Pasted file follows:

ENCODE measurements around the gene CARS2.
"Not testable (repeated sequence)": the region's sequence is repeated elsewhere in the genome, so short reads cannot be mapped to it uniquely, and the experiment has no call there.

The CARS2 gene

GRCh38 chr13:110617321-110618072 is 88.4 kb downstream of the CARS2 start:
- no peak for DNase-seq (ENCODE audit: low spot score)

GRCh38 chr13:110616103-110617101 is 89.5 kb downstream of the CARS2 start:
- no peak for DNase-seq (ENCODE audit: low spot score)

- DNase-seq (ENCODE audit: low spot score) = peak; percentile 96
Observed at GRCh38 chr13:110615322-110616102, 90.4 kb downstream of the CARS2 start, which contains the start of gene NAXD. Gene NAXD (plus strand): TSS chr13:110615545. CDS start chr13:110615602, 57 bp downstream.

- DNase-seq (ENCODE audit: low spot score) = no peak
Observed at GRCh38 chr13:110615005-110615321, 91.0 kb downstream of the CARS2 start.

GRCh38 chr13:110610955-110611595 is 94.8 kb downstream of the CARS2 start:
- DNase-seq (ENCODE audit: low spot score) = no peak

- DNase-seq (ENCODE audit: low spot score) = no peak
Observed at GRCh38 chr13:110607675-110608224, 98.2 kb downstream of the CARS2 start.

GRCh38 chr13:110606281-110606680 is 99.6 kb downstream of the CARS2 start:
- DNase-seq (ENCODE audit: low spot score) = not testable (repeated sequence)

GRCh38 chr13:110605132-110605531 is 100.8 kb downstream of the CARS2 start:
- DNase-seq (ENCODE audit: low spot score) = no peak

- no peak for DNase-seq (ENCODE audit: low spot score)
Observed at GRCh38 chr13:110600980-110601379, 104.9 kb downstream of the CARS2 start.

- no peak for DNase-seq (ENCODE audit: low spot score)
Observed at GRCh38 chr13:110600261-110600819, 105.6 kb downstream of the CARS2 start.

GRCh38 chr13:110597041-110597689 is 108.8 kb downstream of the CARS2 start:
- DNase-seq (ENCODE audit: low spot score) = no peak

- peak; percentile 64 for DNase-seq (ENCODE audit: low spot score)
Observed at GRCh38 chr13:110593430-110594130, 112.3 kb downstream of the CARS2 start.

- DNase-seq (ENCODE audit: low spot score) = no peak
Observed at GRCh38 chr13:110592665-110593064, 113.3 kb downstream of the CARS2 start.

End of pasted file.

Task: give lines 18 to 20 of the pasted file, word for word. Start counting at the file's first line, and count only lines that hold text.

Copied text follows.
GRCh38 chr13:110605132-110605531 is 100.8 kb downstream of the CARS2 start:
- DNase-seq (ENCODE audit: low spot score) = no peak

- no peak for DNase-seq (ENCODE audit: low spot score)